Thank you, Kourtenay, for sharing your story, and helping so many others share theirs. Your project is so important, I am grateful I found you, and the TD project. The world is a better place, when we take our pain and use it for good.
“I was so used to the constant abuse- the fights, the drinking, the name calling, hair pulling, black eyes, money stealing monotony of it all.. that I never thought anything would change, and that maybe.. just maybe I really was as “crazy” as he claimed.. Right up until the second the school called me- concerned (after some testing I had asked be done for my youngest son) that they believed he was suffering from PTSD.. due to being molested. I sent my children to my mother’s where they would be SAFE the very next day and had our abuser removed from our lives FOREVER. We have not seen him or heard from him in over 3 years… the active arrest warrant that I was notified about via the court system ensures that he while he may not have to face the full impact of his actions- My silence.. will NOT be the last thing he hears from me.”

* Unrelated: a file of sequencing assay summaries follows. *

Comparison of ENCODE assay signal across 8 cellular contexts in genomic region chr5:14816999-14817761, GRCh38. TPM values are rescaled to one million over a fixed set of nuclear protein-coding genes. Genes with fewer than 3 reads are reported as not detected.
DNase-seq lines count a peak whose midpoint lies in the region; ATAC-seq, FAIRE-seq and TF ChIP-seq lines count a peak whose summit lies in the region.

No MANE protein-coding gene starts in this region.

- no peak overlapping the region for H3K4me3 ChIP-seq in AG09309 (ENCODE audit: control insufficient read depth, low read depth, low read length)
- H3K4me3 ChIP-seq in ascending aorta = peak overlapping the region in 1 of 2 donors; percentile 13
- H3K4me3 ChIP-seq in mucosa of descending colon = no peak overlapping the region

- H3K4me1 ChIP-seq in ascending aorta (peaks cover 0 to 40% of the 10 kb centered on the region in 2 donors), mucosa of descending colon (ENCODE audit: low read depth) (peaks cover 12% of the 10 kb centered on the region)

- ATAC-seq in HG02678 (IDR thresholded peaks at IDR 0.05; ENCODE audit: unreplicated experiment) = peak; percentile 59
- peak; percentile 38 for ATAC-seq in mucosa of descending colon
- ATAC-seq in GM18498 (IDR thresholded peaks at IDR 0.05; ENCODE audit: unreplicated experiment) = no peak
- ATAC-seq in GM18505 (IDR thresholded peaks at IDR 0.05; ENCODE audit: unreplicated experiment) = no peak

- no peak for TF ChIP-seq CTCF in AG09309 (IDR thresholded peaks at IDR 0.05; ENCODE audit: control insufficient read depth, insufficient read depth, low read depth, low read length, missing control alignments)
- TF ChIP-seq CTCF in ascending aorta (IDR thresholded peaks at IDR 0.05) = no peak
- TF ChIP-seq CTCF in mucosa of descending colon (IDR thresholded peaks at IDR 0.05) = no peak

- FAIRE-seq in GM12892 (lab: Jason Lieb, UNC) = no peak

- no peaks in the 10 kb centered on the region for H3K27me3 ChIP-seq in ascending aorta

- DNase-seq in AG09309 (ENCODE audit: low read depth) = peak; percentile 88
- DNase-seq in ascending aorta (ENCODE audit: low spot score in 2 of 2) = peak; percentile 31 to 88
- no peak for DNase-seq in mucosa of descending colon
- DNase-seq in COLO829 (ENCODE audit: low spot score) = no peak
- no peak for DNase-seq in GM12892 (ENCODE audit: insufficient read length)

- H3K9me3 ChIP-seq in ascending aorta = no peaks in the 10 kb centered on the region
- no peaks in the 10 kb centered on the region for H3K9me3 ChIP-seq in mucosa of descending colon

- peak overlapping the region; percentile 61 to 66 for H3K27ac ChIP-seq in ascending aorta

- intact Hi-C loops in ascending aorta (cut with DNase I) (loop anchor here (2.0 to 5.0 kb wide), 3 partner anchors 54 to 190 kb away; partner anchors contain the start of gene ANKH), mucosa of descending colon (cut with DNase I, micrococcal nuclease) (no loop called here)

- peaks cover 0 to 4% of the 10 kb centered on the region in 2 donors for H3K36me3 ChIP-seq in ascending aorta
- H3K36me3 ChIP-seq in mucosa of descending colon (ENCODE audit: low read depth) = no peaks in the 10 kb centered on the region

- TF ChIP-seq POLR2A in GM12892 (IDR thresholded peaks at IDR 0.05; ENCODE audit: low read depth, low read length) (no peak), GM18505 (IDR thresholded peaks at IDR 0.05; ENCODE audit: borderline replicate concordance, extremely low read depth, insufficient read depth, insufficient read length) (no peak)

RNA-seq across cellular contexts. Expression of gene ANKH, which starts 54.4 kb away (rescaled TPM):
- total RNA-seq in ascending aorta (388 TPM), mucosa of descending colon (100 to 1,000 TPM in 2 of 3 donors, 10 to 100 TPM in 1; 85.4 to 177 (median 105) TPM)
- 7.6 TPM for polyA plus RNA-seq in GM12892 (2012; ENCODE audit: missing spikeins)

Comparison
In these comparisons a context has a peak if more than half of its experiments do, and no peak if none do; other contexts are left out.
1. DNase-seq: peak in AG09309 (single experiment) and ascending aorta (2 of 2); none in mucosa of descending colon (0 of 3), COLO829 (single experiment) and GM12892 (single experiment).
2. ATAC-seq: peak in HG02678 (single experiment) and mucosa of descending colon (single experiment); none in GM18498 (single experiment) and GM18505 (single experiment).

Thank you, Sam, for sharing your story. I admire your strength and you desire to protect your children. Keep speaking your truth.
I remember the first time someone asked me if my then husband had sexually abused me. I gave a quick, “no,” and moved on to the next question. The man asking me was my son’s counselor, and he did not let me change the subject. He had heard my now ex-husband berating my then four-year old daughter. He asked the question again, and explained a husband can sexually abuse their wife.
“Does he touch you inappropriately without permission?” Yes
“Does he make you feel you owe him sex?” Yes